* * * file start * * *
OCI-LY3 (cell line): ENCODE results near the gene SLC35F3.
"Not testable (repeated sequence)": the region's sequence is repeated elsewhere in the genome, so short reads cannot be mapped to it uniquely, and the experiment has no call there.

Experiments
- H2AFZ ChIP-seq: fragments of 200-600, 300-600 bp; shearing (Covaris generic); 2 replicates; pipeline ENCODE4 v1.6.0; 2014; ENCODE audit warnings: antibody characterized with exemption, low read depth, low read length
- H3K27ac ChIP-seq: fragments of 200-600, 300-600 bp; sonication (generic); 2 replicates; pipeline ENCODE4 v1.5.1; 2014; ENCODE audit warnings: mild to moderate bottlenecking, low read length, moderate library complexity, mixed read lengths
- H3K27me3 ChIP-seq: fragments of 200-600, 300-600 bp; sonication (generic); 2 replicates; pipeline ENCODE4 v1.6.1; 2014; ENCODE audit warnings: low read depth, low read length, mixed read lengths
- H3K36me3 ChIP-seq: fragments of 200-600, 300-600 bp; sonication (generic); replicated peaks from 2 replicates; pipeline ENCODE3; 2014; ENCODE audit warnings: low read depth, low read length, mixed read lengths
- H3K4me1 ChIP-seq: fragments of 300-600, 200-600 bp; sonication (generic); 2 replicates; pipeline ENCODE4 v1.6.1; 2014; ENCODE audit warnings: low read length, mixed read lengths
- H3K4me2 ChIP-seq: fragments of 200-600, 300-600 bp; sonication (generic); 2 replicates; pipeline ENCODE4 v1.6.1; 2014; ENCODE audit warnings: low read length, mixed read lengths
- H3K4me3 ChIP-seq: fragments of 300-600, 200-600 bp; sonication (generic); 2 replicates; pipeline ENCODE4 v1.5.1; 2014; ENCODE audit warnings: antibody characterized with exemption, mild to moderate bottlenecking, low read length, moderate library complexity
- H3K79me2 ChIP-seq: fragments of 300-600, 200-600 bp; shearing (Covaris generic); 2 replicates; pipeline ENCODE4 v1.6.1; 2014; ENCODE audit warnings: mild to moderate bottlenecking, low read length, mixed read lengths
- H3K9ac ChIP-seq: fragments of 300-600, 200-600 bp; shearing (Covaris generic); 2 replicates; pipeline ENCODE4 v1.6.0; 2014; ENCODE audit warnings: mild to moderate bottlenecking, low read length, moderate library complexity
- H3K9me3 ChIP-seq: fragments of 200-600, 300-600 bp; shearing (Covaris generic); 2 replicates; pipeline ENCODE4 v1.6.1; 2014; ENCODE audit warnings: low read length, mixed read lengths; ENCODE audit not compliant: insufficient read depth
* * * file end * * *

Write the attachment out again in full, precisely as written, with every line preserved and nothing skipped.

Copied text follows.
OCI-LY3 (cell line): ENCODE results near the gene SLC35F3.
"Not testable (repeated sequence)": the region's sequence is repeated elsewhere in the genome, so short reads cannot be mapped to it uniquely, and the experiment has no call there.

Experiments
- H2AFZ ChIP-seq: fragments of 200-600, 300-600 bp; shearing (Covaris generic); 2 replicates; pipeline ENCODE4 v1.6.0; 2014; ENCODE audit warnings: antibody characterized with exemption, low read depth, low read length
- H3K27ac ChIP-seq: fragments of 200-600, 300-600 bp; sonication (generic); 2 replicates; pipeline ENCODE4 v1.5.1; 2014; ENCODE audit warnings: mild to moderate bottlenecking, low read length, moderate library complexity, mixed read lengths
- H3K27me3 ChIP-seq: fragments of 200-600, 300-600 bp; sonication (generic); 2 replicates; pipeline ENCODE4 v1.6.1; 2014; ENCODE audit warnings: low read depth, low read length, mixed read lengths
- H3K36me3 ChIP-seq: fragments of 200-600, 300-600 bp; sonication (generic); replicated peaks from 2 replicates; pipeline ENCODE3; 2014; ENCODE audit warnings: low read depth, low read length, mixed read lengths
- H3K4me1 ChIP-seq: fragments of 300-600, 200-600 bp; sonication (generic); 2 replicates; pipeline ENCODE4 v1.6.1; 2014; ENCODE audit warnings: low read length, mixed read lengths
- H3K4me2 ChIP-seq: fragments of 200-600, 300-600 bp; sonication (generic); 2 replicates; pipeline ENCODE4 v1.6.1; 2014; ENCODE audit warnings: low read length, mixed read lengths
- H3K4me3 ChIP-seq: fragments of 300-600, 200-600 bp; sonication (generic); 2 replicates; pipeline ENCODE4 v1.5.1; 2014; ENCODE audit warnings: antibody characterized with exemption, mild to moderate bottlenecking, low read length, moderate library complexity
- H3K79me2 ChIP-seq: fragments of 300-600, 200-600 bp; shearing (Covaris generic); 2 replicates; pipeline ENCODE4 v1.6.1; 2014; ENCODE audit warnings: mild to moderate bottlenecking, low read length, mixed read lengths
- H3K9ac ChIP-seq: fragments of 300-600, 200-600 bp; shearing (Covaris generic); 2 replicates; pipeline ENCODE4 v1.6.0; 2014; ENCODE audit warnings: mild to moderate bottlenecking, low read length, moderate library complexity
- H3K9me3 ChIP-seq: fragments of 200-600, 300-600 bp; shearing (Covaris generic); 2 replicates; pipeline ENCODE4 v1.6.1; 2014; ENCODE audit warnings: low read length, mixed read lengths; ENCODE audit not compliant: insufficient read depth